Mercenaries: Playground of Destruction
- Publisher: LucasArts
- Developer: Pandemic
- Release: PlayStation 2 / XBox, January 2005
- Genre: 3D Action
- Players: 1
- Rarity/Cost: Moderate (US$10-30)
North Korea has always been a fascinating subject for me, despite how sad the whole thing is. The government has allowed large chunks of its population to starve, established the most extensive and longest-lasting propaganda operation in modern history, imprisons those who try to break that image and lock them up into nigh-unlivable prison camps, lavishes all its attention on a military who would be willing to launch an all-out assault on the West at the slightest provocation, and if you were to ask any of the authorities about this, they would deny it to their last breath. So yeah, you'll never find a more wretched hive of scum and villany, at least not in this galaxy. From time to time I have entertained the thought of taking a little tour in North Korea, but it would inevitably end with me attempting to assassinate the leader and/or getting "disappeared", so forget about it. That's why I've done the next-best thing: experience it in a video game.
Our fictional North Korean head of state, and the game's villain, is General Song, who seized power from his father and started building up the military. When the Australian navy caught him shipping weapons to terrorists, the
|Killing a faction's soldiers automatically lowers your|
relationship rating with them. (XBox version shown.)
But it pays to play the sides against each other: your rewards for completing story missions are cash, ordinance and supplies, and the locations of North Korean officials. Arranged into a "Deck of 52" cards like what was used during the Iraq War (i.e. General Song is ranked as the Ace of Spades), capturing or (for half the reward money) killing these high-value targets (HVTs) fills up an intel meter, viewable in your PDA's menus. The "number cards", 2 through 10 of each suit, are scattered around the map, and clearing missions for each faction will give you hints on their locations. On the other hand, the "face cards", the Jacks, Queens, and Kings, have missions dedicated to capturing them, and they fill up a bigger chunk of the intel meter. You can unlock the Ace missions without having captured or killed all of the HVTs in a particular suit, but while I do admire this flexibility, completing an Ace mission will permanently lock you out from finding any remaining HVTs, so beware if your goal is 100%-completion. You might also want to save before and after attempting to capture an HVT alive, lest an errant explosion kill him or her against your wishes. Save Scumming: it's how the pros do it!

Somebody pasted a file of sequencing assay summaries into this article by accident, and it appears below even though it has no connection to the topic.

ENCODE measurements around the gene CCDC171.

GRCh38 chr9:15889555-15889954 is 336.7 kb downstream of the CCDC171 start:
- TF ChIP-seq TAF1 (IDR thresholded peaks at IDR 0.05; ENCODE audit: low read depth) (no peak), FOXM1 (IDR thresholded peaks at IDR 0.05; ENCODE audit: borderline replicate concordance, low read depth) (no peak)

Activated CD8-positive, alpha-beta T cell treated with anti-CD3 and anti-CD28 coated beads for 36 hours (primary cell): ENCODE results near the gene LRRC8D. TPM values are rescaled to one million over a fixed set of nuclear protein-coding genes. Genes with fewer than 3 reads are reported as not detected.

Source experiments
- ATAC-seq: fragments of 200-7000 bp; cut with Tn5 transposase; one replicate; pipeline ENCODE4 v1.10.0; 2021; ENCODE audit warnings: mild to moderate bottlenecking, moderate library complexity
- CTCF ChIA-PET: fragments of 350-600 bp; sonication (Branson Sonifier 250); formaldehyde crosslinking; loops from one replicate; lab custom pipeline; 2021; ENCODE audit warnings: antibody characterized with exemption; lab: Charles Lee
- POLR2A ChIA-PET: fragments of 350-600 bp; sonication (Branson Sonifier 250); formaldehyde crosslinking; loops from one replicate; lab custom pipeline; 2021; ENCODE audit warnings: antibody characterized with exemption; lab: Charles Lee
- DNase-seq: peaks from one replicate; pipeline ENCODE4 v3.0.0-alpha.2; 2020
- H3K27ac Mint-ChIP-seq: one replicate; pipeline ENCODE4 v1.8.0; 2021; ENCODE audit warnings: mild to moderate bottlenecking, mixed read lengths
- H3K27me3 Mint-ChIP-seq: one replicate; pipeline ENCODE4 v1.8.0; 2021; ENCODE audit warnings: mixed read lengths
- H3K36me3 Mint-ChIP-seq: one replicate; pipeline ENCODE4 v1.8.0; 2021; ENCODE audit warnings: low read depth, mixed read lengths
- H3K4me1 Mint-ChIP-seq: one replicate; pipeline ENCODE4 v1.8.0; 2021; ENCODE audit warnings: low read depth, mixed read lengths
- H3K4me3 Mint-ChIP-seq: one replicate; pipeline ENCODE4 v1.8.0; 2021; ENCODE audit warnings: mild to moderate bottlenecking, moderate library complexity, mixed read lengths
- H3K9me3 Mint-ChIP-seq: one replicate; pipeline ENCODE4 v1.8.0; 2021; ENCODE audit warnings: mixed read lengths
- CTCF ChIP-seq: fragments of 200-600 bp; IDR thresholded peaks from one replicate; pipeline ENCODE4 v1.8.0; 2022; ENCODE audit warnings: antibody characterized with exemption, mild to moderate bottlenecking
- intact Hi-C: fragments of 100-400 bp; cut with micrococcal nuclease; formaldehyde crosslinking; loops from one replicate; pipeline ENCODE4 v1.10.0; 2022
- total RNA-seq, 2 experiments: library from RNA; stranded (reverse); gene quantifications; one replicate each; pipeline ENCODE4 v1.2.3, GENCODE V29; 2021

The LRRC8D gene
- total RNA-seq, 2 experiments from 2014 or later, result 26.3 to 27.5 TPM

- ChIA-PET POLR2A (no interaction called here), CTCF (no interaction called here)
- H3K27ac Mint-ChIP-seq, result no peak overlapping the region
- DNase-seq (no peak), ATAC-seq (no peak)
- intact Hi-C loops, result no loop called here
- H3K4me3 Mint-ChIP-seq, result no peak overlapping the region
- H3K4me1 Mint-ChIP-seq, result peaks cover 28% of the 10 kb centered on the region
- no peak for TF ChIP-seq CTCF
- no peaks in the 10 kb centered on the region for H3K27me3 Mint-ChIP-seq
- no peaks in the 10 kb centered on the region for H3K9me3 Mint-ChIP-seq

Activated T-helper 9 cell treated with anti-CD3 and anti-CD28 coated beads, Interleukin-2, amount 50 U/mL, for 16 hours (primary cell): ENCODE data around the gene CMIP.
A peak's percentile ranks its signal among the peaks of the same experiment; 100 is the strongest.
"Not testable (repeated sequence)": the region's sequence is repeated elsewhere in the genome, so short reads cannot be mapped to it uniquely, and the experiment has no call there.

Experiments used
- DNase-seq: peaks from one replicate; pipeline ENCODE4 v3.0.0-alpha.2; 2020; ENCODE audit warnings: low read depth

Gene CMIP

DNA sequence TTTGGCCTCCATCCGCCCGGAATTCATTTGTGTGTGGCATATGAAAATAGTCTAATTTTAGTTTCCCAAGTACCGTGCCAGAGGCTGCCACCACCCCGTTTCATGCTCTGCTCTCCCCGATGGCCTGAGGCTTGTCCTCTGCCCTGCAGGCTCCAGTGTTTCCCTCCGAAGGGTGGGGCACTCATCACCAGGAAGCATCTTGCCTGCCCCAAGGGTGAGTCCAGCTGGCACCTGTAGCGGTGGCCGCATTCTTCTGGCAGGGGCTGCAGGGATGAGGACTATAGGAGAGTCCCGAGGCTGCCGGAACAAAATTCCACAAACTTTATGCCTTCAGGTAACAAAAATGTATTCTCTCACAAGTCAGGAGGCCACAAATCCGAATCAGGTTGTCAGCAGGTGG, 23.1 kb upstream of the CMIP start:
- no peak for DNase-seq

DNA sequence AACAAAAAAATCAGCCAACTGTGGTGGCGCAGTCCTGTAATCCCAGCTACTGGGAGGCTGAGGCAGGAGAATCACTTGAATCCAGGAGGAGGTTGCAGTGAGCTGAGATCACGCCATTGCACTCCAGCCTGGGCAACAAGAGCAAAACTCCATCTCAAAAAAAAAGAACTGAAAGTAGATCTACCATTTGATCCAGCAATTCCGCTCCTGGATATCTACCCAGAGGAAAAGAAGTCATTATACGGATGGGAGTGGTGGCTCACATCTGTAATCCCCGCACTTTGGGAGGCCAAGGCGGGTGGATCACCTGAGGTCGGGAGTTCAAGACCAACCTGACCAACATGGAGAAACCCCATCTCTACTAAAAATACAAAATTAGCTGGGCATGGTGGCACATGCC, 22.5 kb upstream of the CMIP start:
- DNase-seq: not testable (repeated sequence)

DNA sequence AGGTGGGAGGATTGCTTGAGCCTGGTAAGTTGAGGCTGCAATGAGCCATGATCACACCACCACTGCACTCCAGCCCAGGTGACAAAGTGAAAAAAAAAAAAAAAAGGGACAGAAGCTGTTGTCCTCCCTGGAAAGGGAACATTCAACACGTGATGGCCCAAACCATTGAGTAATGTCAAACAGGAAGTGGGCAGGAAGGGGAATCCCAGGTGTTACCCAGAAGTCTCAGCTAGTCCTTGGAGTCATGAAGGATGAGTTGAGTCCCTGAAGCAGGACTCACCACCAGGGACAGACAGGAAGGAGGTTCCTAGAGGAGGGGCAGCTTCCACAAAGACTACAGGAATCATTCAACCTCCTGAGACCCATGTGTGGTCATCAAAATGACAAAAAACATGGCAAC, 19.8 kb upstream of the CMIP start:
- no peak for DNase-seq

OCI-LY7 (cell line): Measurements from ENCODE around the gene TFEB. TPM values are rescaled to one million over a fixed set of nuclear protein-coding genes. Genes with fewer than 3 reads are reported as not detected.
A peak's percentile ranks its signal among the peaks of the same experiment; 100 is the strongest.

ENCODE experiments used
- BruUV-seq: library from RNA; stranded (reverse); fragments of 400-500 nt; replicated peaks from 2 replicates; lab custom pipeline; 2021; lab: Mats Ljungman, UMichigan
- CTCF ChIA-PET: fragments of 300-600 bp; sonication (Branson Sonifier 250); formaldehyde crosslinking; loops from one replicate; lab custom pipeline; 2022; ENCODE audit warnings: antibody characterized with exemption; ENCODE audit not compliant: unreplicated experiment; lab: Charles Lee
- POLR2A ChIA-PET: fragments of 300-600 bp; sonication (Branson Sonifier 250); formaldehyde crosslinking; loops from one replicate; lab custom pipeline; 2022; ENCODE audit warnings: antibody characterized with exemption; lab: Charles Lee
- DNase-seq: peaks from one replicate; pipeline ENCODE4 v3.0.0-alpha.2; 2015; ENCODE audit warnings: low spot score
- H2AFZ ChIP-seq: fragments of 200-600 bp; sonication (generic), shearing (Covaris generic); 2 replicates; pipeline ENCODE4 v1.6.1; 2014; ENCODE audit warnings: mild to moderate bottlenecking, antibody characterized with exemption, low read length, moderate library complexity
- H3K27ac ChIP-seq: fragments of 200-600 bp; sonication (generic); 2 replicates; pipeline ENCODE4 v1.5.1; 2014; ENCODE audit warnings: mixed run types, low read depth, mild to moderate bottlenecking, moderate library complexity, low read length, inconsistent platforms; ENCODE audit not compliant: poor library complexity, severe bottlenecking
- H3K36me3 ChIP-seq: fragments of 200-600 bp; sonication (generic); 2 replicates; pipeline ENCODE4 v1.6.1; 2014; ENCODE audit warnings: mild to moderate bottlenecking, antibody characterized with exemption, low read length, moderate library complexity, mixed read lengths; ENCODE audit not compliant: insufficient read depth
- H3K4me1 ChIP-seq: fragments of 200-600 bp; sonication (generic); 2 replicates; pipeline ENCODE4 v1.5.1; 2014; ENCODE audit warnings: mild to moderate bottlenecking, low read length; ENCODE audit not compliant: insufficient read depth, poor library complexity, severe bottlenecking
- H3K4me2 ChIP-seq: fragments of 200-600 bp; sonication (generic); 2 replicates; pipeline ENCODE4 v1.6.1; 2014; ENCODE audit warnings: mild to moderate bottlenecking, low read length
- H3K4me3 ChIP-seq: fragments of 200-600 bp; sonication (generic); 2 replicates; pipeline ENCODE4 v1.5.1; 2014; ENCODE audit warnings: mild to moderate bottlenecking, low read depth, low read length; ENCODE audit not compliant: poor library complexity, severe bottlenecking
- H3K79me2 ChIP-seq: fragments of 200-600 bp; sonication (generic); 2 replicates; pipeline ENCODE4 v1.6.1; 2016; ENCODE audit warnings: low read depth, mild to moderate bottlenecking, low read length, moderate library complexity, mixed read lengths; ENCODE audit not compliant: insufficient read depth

|Call a helicopter to pick up HVTs,|
but clear the landing site first!
(XBox version shown.)
The world of Mercenaries: Playground of Destruction consists of two large maps, one for each half of the game's story. When you take that into account, it becomes understandable that the loading times are on the unfriendly side, and a heaping helping of fog limits the real estate that is drawn on screen. (The latter, if not the former, was also improved in the sequel.) Nonetheless, frame rates are generally stable, and there's quite a bit of bloom lighting to be had, but the washed-out colour palette may not be to everyone's taste. Of course, I'd imagine the real North Korea is similar in that regard. There's not a lot of music to be had, either, but when it does play, it's grand orchestal fare which would fit well in a movie. Then again, you could watch the upcoming remake of Red Dawn to get the same effect. But you'd miss the personality of the voice-actors, including Phil LaMarr (Chris), Jennifer Hale (Jen), and Peter Stormare (Matthias), who leave no doubt that they love blowing stuff up.
It's true that Mercanaries is nowhere near a perfect game. One of the game's weakest points is the AI. Take for example the helicopters you call in to extract high-value targets. It takes effort to find a suitable landing spot, since even the slightest bit of uneven terrain and the chopper will reject your call. Even if you do manage to bring it in, there's a possibility that it could touch down on a stray rock or car, and get tossed around. And it appears that the computer-controlled North Korean soldiers have no qualms about letting their unit leaders (read: HVTs) get blown up by stray explosions, which is why I stressed the importance of saving. (Save early and often, like voting in Florida! >:-) ) So whilst Mercenaries: Playground of Desctruction is rather unpolished, it takes the wide-open-sandbox genre in directions few have bothered to go down, and is certainly worth a try for such reasons.
Control: 3 airstrikes out of 5
Design: 4 airstrikes out of 5
Graphics: 3 airstrikes out of 5
Audio: 3 airstrikes out of 5
The Call: 75% (B-)